Teaching, edition #2

Last Monday I started teaching my introduction to programming course, edition #2 to a small group of adults this time. Here are a few thoughts from the evening.

Installing Python and an IDE

First of all, as expected getting Python to work on multiple platforms as well as more or less getting everyone to use the same editor was a misery. I settled on having Geany or IDLE in the end. We kinda gave up on Windows, though I got some additional info from a friend since then that should be helpful if necessary. Despite that experience, I would expect just as much pain next time. Note to self: bring several usb sticks with all the binaries to pass around, one isn't enough. I wish Geany would work out of the box with Python on any platform, that would be so awesome and convenient. It really is a great IDE!

I was briefly pondering whether it'd make sense to simply make everyone use Ubuntu (e.g. as a LiveCD, with a usb stick to save), but Jannette made a good point that people would likely never look at it again after the course.


I suspect one, perhaps two people are a bit frustrated by the pace but I think it works for most otherwise. I'm not interested in rushing through concepts in any case, but next time I may have to work even harder at explaining that this course is an introduction to programming, not to Python.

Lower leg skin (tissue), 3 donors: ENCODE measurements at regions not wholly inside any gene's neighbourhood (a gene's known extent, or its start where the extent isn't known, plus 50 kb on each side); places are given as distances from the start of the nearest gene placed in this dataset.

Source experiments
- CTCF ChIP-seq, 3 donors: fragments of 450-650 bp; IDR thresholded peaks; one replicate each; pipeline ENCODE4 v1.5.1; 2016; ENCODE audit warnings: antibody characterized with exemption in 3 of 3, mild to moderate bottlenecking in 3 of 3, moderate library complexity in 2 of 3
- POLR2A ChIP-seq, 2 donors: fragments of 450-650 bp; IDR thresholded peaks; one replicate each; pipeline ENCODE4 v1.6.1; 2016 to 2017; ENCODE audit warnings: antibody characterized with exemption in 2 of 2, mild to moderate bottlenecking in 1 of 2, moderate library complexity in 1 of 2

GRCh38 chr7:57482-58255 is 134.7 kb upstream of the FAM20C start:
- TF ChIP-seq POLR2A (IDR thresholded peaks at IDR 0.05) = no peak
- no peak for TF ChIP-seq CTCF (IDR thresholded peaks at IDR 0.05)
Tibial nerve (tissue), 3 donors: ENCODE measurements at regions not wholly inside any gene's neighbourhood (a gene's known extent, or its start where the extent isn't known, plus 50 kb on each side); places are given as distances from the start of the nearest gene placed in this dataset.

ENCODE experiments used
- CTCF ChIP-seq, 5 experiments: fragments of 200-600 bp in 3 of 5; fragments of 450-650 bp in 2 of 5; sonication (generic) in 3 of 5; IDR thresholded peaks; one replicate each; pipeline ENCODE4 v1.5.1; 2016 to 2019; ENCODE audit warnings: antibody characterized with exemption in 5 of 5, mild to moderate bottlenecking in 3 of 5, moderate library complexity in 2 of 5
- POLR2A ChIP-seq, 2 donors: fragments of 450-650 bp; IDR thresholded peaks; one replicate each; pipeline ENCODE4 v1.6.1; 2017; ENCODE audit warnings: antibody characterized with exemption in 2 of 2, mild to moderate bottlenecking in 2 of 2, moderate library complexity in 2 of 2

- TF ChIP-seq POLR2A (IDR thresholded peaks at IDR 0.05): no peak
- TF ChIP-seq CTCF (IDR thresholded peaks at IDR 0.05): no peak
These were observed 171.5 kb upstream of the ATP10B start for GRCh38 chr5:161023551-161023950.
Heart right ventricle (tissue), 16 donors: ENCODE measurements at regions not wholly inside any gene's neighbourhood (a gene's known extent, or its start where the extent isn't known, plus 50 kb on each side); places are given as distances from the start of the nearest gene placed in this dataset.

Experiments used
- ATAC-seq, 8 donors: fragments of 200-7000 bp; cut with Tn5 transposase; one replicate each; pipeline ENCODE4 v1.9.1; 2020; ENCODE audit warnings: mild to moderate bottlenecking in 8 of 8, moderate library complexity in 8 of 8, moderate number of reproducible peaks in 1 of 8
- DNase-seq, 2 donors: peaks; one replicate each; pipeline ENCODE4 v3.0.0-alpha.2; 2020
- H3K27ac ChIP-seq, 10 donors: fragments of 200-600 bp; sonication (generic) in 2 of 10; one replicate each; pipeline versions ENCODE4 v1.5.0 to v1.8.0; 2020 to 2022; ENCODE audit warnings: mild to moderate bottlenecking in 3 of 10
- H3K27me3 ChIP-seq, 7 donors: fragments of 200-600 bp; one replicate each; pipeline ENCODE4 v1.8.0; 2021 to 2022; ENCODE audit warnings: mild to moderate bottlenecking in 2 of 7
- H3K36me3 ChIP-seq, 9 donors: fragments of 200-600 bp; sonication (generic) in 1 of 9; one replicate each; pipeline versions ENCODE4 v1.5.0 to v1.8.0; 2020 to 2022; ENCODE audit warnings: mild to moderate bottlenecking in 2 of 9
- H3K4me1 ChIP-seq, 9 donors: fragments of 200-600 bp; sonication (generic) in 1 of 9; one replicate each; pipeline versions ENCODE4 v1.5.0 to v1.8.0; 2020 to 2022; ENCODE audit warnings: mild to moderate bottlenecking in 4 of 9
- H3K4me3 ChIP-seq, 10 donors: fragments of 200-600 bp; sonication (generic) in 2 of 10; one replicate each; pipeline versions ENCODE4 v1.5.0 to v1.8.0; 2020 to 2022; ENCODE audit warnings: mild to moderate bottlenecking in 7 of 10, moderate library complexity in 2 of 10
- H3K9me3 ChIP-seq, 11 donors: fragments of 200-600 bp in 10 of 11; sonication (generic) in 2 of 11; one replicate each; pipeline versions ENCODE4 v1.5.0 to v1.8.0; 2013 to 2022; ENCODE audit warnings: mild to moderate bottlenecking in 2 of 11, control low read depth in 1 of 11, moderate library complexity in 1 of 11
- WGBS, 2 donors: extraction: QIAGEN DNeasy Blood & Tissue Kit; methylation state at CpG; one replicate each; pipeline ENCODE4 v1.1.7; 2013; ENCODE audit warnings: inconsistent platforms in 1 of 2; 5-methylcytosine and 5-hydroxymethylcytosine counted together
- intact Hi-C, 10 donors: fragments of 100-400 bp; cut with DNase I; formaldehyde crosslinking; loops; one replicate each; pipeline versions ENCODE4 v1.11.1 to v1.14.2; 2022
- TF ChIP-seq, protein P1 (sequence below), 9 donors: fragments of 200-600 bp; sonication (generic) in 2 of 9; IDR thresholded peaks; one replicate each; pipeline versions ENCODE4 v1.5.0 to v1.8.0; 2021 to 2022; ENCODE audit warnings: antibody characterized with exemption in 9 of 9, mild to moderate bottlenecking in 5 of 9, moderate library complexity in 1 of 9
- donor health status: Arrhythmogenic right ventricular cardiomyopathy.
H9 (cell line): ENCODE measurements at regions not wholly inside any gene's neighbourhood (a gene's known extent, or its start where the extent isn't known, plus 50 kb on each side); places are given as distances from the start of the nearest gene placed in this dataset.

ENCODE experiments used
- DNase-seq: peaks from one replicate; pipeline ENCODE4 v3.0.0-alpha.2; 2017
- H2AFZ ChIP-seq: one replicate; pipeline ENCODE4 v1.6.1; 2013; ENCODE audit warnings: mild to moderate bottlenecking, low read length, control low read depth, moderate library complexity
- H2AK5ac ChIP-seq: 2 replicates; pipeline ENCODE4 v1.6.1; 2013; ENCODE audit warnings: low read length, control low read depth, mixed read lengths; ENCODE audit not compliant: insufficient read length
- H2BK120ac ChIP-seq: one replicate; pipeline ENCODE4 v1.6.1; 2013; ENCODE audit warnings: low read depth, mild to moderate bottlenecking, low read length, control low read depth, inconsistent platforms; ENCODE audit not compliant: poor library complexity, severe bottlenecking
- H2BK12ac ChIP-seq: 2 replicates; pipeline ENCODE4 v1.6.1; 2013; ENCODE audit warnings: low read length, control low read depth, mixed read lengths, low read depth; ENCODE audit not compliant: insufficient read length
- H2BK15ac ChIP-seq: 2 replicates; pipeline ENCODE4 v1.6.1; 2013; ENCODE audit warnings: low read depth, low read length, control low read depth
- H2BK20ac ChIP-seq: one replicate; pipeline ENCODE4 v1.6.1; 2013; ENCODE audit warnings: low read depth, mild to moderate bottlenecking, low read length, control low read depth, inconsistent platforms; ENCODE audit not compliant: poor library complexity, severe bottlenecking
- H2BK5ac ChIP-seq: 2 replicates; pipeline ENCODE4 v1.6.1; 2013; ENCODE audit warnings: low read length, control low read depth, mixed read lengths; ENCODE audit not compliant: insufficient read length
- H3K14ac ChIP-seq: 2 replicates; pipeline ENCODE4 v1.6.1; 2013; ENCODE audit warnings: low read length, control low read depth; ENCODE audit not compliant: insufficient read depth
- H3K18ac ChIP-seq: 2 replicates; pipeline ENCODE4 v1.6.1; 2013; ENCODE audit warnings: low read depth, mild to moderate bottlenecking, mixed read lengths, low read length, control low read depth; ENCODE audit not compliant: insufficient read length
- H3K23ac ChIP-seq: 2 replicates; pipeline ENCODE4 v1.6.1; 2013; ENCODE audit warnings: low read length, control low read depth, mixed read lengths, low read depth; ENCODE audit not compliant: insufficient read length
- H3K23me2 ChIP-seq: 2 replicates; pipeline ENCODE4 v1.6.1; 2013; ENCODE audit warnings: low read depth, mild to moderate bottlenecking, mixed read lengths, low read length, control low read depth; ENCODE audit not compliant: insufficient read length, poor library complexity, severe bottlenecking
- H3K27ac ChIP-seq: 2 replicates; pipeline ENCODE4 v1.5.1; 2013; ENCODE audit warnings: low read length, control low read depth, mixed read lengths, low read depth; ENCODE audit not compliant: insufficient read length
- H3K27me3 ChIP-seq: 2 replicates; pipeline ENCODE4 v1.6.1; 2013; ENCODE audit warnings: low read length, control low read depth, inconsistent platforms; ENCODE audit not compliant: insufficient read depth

It would appear I've somewhat learnt to size my lessons better. To be verified at the next session though, I had no control over how long the installation phase lasted.


For the material, I reused and expanded on my lessons from last time. As before, I had the same issue with the lack of exercises for simple concepts, although I still believe they matter a lot. If people miss anything at this point they will struggle to the end. I must find and create more of those. (Ideas welcome! Mostly exercises to do with text display/variables/user input, and nothing more.)

Interacting with the students

I didn't like when someone popped in and was a bit disruptive, making disparaging comments about Python and comparing concepts with other languages. I don't think it's helpful to do that when someone is learning them for the first time, you need to give a chance to let concepts sink in before explaining variations. I was very bummed out by the whole episode and also by my reaction, all in all it was a very light hearted interruption and if I want to become a better teacher and go back to teaching teenagers, I really need to stay cool and not get flustered. Cutting myself some slack this time, I'm still an apprentice and this is the first time teaching in the big outside world, but definitely something to keep an eye on and improve upon...

Overall adult students are a lot more active than when I taught younger people! They ask a lot of questions, which makes me very happy :) It does make sense, the whole "I have lots of adult responsibilities therefore very little time, if I show up, sacrificing the time I could be using to do other things, and also pay money for something I will make the most of it!" Or well, that is my theory behind this variation so far.

I hope the students will feel free to share more of what what works and doesn't as the courses goes on. I definitely plan on asking for overall course feedback at the end, and hope people will share their thoughts to give me a chance to improve :)

I got some helpful feedback already:

  • I was told I went too fast on explaining int(), what it is, the conversion and why it's needed. The truth is once again I ended up giving an exercise that required using int() to convert user input and forgot to spend time explaining it properly beforehand. Grumbles!
  • So far, Mike is happy \o/